This article by Gus Cairns first appeared on aidsmap.com here.
About 40% of men who answered a community survey for HIV-positive gay men in the Netherlands said they took their viral load into consideration in deciding whether or not to use condoms. This represents about two-thirds of those who actually did have unprotected sex.
This published paper adds new data to this study’s original conference presentation at the AIDS Impact conference in 2011.
The survey found that consideration of viral load was almost as common when having sex with partners who also had HIV as when having sex with partners of negative or unknown status. Disclosure and discussion of viral load was far more common with HIV-positive partners, whereas viral load was rarely discussed with partners assumed to be HIV negative, remaining purely part of a unilateral decision.
The study also found that this group of HIV-positive men, who, as part of a community consultation panel providing advice to the Netherlands HIV Association (NHA), might be assumed to be well informed on HIV prevention matters, were as a group by no means convinced that undetectable viral load protected them from transmitting HIV to partners. Not surprisingly, the more confident individuals were that this was the case, the more likely they were to take it into account as part of a decision to have condomless sex.
The NHA’s Open Online Panel consists of 517 women and men living with HIV who are contacted on a regular basis by email to ask their opinion on important topics in HIV. In this case just the 212 gay men on the panel were asked to complete an online survey about unprotected sex and consideration of viral load.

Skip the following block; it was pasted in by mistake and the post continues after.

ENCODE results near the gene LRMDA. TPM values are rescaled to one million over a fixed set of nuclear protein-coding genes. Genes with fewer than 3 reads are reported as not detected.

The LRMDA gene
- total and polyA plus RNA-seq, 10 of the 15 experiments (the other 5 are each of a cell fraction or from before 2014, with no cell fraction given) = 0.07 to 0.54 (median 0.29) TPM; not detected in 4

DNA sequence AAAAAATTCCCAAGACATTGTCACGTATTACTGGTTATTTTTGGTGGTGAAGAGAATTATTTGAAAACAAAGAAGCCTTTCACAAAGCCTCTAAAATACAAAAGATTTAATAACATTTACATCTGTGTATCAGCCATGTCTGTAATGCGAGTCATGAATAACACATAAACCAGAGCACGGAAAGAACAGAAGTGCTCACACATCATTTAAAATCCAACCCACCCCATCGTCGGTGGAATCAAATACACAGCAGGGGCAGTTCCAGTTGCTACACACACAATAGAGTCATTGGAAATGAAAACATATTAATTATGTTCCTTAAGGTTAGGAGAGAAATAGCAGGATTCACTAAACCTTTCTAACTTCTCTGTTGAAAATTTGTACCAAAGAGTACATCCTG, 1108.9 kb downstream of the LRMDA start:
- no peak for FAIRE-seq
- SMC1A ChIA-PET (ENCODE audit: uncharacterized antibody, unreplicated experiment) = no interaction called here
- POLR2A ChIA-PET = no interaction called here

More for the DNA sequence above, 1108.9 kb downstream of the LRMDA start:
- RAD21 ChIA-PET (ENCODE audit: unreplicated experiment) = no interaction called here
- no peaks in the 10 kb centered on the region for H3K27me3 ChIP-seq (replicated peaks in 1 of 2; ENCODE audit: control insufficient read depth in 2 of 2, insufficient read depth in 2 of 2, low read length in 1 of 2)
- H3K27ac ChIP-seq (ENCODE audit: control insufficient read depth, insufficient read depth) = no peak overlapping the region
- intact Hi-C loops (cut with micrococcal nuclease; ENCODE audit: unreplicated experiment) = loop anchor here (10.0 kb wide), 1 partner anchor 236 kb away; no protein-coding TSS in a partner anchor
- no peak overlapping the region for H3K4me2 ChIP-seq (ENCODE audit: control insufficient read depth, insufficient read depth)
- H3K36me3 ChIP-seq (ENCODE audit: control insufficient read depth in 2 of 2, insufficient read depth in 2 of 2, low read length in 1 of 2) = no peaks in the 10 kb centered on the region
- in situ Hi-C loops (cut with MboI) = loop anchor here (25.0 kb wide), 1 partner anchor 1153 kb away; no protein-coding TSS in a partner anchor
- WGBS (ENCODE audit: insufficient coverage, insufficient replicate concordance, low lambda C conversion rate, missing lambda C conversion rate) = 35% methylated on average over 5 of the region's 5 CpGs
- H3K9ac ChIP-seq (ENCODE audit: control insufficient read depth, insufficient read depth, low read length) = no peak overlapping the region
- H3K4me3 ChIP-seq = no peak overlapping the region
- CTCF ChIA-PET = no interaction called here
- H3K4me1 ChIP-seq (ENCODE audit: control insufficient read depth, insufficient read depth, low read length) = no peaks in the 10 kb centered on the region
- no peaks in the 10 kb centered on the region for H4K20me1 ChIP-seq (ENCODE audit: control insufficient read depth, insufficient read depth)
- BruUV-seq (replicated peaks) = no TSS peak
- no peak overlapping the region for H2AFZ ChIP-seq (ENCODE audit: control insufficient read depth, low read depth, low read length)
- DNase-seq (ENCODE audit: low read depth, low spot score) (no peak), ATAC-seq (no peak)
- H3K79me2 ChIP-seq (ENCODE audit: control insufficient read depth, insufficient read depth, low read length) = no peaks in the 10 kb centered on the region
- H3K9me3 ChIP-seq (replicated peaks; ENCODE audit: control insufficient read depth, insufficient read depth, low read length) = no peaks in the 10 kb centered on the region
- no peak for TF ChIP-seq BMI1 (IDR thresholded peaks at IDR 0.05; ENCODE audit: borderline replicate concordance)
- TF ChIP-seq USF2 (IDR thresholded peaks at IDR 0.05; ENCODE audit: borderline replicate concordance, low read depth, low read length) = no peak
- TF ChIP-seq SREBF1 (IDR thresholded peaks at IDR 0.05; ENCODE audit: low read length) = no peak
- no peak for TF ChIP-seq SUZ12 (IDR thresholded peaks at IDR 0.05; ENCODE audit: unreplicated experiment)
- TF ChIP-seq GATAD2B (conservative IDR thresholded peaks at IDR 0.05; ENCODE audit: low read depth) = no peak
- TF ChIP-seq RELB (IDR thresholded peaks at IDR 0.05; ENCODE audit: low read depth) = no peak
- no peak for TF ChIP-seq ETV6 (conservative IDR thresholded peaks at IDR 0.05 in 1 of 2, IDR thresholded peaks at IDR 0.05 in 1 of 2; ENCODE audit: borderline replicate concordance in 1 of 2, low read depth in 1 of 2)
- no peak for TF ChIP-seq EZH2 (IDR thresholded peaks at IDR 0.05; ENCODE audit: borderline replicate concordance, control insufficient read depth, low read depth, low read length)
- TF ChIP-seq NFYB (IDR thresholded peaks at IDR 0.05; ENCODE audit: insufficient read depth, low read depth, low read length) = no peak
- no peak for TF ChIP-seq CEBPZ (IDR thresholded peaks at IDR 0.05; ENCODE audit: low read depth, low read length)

This paper only looked at the answers from the 177 men (85%) who said they had an undetectable viral load. Of these, all but two were on antiretroviral therapy.
Results: unprotected sex
One hundred and twenty (68%) of the 177 had ever had unprotected anal sex since their HIV diagnosis and of these 73 (61%, or 41% of the whole group) did it without a condom the last time they had anal sex.
The researchers asked respondents if their last sex had been with a casual or a regular partner and of the 73 who’d had unprotected sex last time, 43 (59%) said it was with a casual partner and 30 (41%) with a regular one.
The 73 were also asked the HIV status of the most recent partner and 38 (52%) said they were HIV negative or status unknown and 35 (48%) that they were HIV positive. Unprotected sex partners were more likely to be ‘buddies’ if they were HIV positive (15 casual, 20 buddies) and more likely to be casual meets if they were HIV negative or status unknown (28 casual, 10 buddies); this is what one would expect, as HIV status is usually not discussed until people have reached a level of trust.
Results: considering viral load
Of the 120 who had ever had unprotected sex since diagnosis, 75 (63%) said that their viral load was something they had taken into account when deciding to use condoms.